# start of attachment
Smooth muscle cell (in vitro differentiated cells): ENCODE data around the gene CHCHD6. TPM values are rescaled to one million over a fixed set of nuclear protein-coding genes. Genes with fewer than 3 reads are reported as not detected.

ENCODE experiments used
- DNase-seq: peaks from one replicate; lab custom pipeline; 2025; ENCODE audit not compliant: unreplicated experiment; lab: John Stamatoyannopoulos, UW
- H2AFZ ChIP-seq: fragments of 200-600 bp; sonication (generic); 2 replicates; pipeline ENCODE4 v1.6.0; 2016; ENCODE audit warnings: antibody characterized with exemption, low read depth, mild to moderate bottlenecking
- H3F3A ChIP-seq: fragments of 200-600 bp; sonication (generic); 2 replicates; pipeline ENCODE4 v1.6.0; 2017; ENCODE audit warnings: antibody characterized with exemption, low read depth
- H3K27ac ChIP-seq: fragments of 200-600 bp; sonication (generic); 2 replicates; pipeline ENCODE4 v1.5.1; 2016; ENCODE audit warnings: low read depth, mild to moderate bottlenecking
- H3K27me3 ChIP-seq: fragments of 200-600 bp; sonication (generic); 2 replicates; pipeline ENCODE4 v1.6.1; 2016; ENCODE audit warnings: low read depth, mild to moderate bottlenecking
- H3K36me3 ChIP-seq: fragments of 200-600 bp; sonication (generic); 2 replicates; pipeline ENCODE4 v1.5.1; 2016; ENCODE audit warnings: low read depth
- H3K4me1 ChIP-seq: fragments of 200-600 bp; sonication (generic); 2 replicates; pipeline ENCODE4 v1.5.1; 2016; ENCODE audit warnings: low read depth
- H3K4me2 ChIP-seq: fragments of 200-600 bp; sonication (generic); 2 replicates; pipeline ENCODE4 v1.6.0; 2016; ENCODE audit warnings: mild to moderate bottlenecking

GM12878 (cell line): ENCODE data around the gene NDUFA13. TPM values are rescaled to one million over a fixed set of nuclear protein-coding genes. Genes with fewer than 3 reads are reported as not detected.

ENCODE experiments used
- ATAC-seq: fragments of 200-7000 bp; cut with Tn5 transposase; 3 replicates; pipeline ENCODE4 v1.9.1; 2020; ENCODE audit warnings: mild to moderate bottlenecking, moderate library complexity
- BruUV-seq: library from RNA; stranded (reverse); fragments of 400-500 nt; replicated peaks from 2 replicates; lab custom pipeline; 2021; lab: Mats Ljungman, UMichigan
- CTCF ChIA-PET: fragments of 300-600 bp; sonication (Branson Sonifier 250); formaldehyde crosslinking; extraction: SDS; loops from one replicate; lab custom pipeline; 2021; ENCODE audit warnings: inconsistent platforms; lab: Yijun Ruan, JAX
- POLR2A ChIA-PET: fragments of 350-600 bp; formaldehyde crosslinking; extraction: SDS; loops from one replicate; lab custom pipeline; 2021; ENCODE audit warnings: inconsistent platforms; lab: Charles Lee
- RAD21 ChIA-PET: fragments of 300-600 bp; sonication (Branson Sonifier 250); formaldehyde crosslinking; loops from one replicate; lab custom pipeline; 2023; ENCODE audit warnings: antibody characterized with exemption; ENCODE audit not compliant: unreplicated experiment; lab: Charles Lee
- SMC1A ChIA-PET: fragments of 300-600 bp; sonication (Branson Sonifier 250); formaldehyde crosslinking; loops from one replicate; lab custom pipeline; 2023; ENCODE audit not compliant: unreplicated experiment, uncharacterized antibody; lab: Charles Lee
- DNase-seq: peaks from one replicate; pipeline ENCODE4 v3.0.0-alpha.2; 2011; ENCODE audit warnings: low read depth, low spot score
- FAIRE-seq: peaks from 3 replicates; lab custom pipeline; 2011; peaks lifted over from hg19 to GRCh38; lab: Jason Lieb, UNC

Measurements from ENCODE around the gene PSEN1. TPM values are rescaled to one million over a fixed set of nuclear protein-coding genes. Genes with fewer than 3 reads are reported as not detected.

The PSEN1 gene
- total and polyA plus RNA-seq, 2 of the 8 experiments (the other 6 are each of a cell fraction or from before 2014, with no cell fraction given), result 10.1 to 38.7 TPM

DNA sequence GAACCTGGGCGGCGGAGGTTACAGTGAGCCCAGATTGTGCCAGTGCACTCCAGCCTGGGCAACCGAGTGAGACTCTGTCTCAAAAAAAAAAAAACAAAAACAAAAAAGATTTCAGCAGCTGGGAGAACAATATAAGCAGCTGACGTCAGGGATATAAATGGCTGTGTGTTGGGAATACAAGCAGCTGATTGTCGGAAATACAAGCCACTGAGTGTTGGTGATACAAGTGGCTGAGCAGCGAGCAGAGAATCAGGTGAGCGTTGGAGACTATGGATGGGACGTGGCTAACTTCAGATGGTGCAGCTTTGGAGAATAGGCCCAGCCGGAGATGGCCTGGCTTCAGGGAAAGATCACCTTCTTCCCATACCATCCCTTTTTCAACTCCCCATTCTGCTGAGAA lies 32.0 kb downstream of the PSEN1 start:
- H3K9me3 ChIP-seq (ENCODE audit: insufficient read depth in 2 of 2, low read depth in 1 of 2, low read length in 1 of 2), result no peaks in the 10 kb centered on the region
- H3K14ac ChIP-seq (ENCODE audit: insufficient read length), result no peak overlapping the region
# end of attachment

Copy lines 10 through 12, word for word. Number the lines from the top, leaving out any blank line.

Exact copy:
- H3K4me2 ChIP-seq: fragments of 200-600 bp; sonication (generic); 2 replicates; pipeline ENCODE4 v1.6.0; 2016; ENCODE audit warnings: mild to moderate bottlenecking

GM12878 (cell line): ENCODE data around the gene NDUFA13. TPM values are rescaled to one million over a fixed set of nuclear protein-coding genes. Genes with fewer than 3 reads are reported as not detected.

ENCODE experiments used